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Academic Highlights

Expanded Treatment Options and Addressing Unmet Needs in the Diagnosis and Treatment of Bipolar Disorder

Joseph F. Goldberg, MDa; Melissa P. DelBello, MD, MSb; and Holly A. Swartz, MDc

Published: November 16, 2022


Bipolar disorder presents on a spectrum, with bipolar depression on one end and bipolar I on the other and a host of other presentations in between. In addition to its many permutations and the difficulty of differentiating between diagnoses, comorbidities, incorrect treatment, and low self-report contribute to delayed diagnoses and inappropriate or delayed treatment. Once a diagnosis is reached, the latest evidence of the safety and efficacy profiles of existing and emerging treatments adds to the complexity when developing treatment strategies for patients with bipolar disorder. As guidelines are updated and new treatments become available, developing individualized treatment regimens is key and collaboration between clinician and patient and family is critical in optimizing patient outcomes. New treatment options can reduce some of the side effect burdens associated with treating bipolar disorder, and clinicians should use measurement-based care to assess whether treatment changes are necessary, which requires engaging with the patient to monitor efficacy and manage side effects. It is important to ensure that the patient and family understand the information to foster informed decision making and create a better therapeutic alliance. Involving patients in designing their own treatment strategies according to their tolerability criteria can help combat the 90% nonadherence rate, and ultimately lead to better patient care.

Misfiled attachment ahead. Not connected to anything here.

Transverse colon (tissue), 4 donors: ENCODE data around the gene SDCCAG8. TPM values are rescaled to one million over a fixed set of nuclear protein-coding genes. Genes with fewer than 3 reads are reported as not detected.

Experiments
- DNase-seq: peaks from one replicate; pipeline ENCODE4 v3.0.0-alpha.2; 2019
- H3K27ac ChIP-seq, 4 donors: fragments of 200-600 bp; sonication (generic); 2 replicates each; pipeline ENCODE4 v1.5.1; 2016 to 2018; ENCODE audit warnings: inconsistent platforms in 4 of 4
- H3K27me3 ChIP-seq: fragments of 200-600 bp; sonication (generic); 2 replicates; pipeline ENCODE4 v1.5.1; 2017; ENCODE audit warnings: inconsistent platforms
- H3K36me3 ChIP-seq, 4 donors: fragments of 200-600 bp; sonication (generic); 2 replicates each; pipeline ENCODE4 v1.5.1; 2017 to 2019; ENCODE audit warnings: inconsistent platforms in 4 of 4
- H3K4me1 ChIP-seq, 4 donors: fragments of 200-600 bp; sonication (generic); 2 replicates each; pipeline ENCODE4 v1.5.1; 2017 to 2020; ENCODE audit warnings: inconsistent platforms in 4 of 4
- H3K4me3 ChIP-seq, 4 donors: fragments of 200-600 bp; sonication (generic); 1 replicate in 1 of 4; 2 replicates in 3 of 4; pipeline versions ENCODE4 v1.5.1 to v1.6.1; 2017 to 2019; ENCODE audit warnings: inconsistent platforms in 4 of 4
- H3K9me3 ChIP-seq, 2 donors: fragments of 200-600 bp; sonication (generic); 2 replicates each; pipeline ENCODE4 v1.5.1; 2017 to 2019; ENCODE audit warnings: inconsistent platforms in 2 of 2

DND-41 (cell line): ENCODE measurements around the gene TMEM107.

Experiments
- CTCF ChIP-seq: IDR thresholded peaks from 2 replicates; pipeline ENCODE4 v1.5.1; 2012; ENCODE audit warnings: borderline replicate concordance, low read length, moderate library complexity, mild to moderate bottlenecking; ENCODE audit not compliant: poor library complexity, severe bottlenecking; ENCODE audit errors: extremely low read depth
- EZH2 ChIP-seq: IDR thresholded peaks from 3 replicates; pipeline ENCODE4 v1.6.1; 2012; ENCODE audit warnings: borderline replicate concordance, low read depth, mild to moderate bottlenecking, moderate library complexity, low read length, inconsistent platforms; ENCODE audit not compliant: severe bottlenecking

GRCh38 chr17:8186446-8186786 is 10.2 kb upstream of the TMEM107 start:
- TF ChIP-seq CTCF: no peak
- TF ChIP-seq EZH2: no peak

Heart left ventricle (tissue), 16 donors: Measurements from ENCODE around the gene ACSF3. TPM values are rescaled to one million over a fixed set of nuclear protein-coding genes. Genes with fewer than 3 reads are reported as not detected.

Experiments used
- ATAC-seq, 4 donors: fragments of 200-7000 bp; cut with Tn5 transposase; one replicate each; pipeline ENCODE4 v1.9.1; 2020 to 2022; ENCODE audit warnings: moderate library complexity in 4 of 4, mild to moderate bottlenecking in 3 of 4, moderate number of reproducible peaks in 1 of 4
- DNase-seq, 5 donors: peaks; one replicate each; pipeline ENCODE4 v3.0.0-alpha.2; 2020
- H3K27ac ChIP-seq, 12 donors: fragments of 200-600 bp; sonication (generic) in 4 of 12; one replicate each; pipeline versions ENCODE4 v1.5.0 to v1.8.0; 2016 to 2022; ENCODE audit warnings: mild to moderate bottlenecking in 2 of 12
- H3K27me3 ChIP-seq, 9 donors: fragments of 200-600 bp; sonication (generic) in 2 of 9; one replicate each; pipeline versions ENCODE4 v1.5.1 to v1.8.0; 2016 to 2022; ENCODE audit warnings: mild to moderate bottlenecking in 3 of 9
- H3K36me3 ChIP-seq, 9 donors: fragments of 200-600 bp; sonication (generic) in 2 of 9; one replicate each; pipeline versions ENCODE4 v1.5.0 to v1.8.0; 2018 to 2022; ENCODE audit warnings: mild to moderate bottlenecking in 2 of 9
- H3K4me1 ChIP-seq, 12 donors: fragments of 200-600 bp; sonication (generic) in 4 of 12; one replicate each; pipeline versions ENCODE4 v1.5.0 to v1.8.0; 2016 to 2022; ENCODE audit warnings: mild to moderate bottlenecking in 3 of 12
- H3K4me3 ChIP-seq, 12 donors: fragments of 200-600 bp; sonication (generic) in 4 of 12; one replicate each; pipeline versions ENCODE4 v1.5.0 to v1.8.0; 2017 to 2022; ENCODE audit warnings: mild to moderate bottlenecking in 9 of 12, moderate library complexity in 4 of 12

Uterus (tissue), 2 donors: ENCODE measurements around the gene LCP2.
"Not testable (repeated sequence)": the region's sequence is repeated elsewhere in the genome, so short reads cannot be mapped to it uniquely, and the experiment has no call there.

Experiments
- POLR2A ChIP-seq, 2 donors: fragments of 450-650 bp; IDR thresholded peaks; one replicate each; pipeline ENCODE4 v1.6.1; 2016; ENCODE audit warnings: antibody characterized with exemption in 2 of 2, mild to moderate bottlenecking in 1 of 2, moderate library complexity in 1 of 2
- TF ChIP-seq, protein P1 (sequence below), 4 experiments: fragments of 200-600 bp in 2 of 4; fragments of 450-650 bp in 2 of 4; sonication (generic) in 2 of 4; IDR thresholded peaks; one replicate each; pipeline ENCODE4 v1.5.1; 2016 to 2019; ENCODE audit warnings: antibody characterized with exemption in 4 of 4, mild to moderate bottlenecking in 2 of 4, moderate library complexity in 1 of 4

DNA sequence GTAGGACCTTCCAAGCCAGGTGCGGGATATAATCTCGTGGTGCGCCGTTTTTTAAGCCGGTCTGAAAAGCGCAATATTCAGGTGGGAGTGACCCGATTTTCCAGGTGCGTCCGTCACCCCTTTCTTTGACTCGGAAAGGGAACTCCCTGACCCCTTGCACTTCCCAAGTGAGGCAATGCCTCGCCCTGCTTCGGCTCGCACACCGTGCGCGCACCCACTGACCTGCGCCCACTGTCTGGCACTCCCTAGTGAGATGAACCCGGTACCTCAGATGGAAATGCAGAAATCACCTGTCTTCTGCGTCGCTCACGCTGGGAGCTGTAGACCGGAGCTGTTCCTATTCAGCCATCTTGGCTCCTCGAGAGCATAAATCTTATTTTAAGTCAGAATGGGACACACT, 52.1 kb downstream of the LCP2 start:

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To cite: Goldberg JF, DelBello MP, Swartz HA. Expanded treatment options and addressing unmet needs in the diagnosis and treatment of bipolar disorder. J Clin Psychiatry. 2022;83(6):MS21058AH5.
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aIcahn School of Medicine at Mt. Sinai, New York, New York
bUniversity of Cincinnati College of Medicine, Cincinnati, Ohio
cUniversity of Pittsburgh, Pittsburgh, Pennsylvania.

Part of the CME Institute’s Bipolar Disorder Education Collection

Volume: 83

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